The adb command is included with the rest of your Android tools. It’s handy for all sorts of things: accessing device logs, transferring files, and even installing apps as shown above. Check the adb docs for more info.

Multiple exceptions for iOS 9 App Transport Security

As you’ve surely heard by now, Apple is requiring secure network connections (https). This requirement will apply to all newly-submitted apps for iOS 9, as well as updates to existing apps submitted after the release of iOS 9. There are some great articles about why this is good and how you should be using it. What I wasn’t able to find was clear documentation of how to enter multiple exceptions. So, just for the record, this works:


In the Apple forums, there was a note that at least in pre-GM versions of iOS 9, IP address exceptions were not working. I have not tested this. But supposedly they’re supported using the format shown above.

The right and wrong way to save file paths in Titanium

If your app requires you to save files, perhaps photos that the user snapped using your app, your first thought might be to do something like:

// don't do this:
var file = Titanium.Filesystem.getFile(Ti.Filesystem.applicationDataDirectory, filename);
// saving the full nativePath to the DB
myModel.set('filepath', file.nativePath);;

Unfortunately, you cannot count on the nativePath remaining constant between app versions. Run this sort of app on iOS, check the console output, and you’d find:

// with the first run of the app:
// after updating the app:

The app’s GUID has changed and your stored file path is no longer valid. While the structure of Android file paths are different, the same general problem exists on Android as well. This means that if you had some place in your app where you did the following, you’d have broken images due to invalid file paths after an update.

myImageView.image = myModel.get('filepath');

The old files are probably still there. Just your explicit reference to their location is now invalid. Instead, you should do:

// right way:
var file = Titanium.Filesystem.getFile(Ti.Filesystem.applicationDataDirectory, filename);
// save only the file's name
myModel.set('filepath', filename);;
// then this will work even after an upgrade
myImageView.image = Ti.Filesystem.applicationDataDirectory + myModel.get('filepath');

Automating Titanium builds with Grunt

OMIGOSH, I submitted our app to Apple with it pointing to our development endpoints, not production! Stupid mistakes like this are the stuff of developer nightmares, and they can easily happen when you have manual steps in your release process. People screw up.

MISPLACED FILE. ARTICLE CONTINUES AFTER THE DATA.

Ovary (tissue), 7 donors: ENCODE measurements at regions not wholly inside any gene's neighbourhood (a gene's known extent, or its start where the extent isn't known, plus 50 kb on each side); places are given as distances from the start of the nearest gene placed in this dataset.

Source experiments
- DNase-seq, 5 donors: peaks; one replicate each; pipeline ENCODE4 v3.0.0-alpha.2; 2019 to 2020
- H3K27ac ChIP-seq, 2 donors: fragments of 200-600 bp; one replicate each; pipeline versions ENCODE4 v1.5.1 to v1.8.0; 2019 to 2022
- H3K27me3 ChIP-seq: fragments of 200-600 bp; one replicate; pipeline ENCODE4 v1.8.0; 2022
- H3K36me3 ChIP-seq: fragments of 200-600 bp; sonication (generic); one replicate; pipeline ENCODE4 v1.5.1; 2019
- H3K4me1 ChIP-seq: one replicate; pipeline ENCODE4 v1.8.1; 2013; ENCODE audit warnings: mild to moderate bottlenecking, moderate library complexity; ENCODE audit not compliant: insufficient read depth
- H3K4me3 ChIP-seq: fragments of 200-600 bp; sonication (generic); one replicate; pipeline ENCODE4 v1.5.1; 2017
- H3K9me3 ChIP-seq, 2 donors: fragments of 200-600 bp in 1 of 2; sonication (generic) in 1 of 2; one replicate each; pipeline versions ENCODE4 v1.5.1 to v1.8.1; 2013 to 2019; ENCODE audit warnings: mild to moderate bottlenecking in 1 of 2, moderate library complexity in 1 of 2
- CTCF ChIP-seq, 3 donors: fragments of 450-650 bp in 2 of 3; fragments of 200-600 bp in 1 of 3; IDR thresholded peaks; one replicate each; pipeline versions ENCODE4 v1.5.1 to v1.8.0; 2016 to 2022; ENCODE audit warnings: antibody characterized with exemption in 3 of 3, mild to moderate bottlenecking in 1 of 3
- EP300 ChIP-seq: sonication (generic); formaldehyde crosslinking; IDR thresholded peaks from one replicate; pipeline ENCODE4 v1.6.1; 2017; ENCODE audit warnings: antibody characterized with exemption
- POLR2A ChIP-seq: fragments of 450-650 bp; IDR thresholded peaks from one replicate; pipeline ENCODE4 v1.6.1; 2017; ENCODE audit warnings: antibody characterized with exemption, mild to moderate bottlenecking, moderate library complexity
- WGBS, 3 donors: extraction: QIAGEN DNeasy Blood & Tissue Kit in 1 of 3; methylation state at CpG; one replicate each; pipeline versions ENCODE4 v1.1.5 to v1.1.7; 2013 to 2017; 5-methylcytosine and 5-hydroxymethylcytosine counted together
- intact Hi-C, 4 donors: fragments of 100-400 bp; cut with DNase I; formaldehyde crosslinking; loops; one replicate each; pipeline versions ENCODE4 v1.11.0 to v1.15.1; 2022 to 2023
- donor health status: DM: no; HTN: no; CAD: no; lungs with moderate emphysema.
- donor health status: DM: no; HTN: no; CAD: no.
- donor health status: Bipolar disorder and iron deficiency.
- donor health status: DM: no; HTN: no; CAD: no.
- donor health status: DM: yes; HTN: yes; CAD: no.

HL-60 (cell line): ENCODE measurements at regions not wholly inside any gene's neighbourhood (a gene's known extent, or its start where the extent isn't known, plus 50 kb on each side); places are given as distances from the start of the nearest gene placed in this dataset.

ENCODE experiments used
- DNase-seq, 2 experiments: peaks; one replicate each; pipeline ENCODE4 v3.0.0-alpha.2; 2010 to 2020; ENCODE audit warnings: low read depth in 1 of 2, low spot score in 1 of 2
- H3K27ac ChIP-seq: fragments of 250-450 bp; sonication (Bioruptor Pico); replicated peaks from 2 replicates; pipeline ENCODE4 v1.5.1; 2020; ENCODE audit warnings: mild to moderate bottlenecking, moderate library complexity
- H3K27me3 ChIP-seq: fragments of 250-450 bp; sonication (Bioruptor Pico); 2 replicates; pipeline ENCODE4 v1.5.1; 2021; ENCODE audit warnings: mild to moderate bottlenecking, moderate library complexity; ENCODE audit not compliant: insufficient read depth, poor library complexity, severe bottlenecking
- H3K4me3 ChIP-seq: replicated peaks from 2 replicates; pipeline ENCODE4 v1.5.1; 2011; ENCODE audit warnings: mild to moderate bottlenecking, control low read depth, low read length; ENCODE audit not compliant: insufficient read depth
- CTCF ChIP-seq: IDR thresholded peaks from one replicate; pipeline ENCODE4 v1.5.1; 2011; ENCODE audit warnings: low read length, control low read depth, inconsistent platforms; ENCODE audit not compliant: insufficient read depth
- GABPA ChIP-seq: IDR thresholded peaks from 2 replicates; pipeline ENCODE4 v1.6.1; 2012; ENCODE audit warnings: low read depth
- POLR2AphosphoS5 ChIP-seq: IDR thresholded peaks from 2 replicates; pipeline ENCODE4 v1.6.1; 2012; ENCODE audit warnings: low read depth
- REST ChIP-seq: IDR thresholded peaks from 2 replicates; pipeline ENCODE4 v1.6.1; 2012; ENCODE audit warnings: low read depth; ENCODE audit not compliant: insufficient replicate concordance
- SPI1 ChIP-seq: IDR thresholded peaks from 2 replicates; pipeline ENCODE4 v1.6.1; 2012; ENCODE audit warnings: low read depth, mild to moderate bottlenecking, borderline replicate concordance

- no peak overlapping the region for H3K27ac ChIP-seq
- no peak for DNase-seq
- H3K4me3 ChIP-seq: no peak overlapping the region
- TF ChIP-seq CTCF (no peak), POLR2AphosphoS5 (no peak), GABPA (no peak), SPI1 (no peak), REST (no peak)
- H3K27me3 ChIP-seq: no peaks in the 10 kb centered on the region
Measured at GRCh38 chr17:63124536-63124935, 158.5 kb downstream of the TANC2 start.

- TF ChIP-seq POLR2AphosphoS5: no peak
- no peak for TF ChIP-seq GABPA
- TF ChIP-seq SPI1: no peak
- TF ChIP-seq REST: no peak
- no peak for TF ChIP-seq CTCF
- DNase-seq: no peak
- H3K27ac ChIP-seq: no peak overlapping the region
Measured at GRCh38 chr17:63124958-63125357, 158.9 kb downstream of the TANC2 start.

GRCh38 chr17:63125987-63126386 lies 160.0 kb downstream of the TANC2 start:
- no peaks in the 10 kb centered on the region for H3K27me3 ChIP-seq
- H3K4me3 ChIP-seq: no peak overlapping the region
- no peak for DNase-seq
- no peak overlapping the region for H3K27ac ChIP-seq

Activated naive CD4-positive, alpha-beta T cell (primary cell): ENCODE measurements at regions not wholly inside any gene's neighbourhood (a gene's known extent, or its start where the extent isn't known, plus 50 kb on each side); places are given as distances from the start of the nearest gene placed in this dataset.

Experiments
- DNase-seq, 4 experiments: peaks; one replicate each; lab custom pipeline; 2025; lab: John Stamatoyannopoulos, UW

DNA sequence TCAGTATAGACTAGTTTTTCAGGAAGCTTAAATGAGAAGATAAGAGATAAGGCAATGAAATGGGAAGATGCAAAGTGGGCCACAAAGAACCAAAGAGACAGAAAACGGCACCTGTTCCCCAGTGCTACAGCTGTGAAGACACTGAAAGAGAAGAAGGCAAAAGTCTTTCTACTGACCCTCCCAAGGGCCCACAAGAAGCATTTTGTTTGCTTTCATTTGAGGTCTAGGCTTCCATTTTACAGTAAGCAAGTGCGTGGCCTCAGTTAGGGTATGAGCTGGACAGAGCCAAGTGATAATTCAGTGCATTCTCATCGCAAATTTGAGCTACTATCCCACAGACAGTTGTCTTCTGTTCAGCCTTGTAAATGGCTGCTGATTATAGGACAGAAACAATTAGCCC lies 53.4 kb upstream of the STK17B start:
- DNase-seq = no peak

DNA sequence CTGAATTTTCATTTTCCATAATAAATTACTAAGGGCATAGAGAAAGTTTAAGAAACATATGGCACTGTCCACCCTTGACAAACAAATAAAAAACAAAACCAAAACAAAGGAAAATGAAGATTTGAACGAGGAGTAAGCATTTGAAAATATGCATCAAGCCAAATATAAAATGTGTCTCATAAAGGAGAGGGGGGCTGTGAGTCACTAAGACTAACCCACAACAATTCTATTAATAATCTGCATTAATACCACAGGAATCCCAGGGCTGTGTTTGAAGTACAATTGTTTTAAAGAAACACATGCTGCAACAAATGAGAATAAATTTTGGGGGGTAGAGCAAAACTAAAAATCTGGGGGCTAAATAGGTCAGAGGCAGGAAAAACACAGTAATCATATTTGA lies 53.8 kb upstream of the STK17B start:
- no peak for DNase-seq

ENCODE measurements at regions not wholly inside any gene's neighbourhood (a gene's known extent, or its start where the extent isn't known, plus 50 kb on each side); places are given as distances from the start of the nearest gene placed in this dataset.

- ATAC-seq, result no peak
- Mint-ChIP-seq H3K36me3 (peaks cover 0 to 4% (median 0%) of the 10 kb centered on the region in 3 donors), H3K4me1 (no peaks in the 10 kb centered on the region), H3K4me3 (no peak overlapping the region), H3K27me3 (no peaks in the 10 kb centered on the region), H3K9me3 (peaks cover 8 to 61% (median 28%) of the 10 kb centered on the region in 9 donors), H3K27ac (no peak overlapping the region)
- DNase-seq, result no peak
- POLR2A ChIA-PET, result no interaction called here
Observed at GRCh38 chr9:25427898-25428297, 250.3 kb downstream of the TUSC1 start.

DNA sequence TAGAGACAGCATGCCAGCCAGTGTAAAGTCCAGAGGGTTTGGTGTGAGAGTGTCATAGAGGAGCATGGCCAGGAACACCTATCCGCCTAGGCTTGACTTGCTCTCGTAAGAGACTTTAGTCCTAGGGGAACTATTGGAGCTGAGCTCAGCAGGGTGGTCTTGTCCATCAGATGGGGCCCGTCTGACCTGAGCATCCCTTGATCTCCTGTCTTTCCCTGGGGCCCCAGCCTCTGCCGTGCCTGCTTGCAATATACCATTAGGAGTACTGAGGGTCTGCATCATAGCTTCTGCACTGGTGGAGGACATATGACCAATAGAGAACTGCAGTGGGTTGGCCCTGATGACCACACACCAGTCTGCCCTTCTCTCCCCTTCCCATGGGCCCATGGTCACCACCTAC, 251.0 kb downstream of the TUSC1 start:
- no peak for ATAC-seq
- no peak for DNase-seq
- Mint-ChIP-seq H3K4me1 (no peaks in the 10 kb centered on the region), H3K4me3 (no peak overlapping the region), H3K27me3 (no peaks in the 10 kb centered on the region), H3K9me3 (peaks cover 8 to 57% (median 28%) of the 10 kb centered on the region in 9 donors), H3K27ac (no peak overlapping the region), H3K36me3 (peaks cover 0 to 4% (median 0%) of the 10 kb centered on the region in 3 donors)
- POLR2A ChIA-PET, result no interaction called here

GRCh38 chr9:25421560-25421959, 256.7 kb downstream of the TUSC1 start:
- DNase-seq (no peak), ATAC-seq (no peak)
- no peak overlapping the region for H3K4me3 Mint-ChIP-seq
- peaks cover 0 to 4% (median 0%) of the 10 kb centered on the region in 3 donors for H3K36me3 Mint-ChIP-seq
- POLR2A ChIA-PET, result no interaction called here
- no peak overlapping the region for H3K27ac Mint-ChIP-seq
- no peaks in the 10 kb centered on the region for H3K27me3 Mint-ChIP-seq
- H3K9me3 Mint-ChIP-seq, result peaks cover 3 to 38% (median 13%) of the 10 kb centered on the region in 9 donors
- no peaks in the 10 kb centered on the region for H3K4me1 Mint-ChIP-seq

We use the awesome Installr service to distribute iOS and Android test builds. For iOS, those betas have to be ad-hoc builds. And, we send our test Android builds as production builds signed with our company’s certificate. Until Appcelerator resolves ALOY-1210 there’s no way to differentiate between ad-hoc and production builds using the built-in tooling.

Till now, we’ve manually edited the config.json file before each Installr or production build to list the correct endpoints under the env:production key. That’s a manual and error-prone process that was bound to fail, and did.

We already use Grunt to automate our Installr build process. Type grunt in the project directory and our Grunt script cleans the project, increments version numbers in the tiapp.xml, builds the app for iOS and Android, uploads to Installr, and sends out the release emails. Obviously, we should have been using Grunt to also manage configuration files.

I document the entire process of setting up grunt for a Titanium project in this Gist. Here’s the simplified version of what I did to automate swapping configuration files:

  1. I created two copies of my config.json file and put them at the root of my Titanium project: config.installr.json and config.production.json.
  2. I added the grunt-contrib-copy plugin with npm install grunt-contrib-copy --save-dev
  3. I updated my grunt script:

/* Define the pre- and post-build copy commands */
copy: {
  pre: {
    src: 'config.installr.json',
    dest: 'app/config.json',
  post: {
    src: 'config.production.json',
    dest: 'app/config.json',

/* after all the tasks are defined, load the plugin */

/* finally, kick off all the tasks */
grunt.registerTask('default', ['copy:pre', 'tiapp', 'titanium', 'copy:post', 'shell']);

Now, when I run grunt, the first thing it does is copy my Installr-version of config.json to the app directory. It does the rest of its build tasks, then copies our day-to-day config.json file back. (That file has our testing endpoints listed in the env:development and env:test keys, and production endpoints in the env:production key. With it, we’re ready for manual dev or production builds.)

See the the Gist for full steps to set up Grunt, as well as our complete Grunt script. In reality, we’re not actually uploading via the Grunt script any more. We ran into occasional problems with the uploader failing, plus problems with parsing the change log if it contained quotes and apostrophes. We now to the clean, version bump, build tasks via Grunt then upload and send the emails out manually via the Installr Dashboard.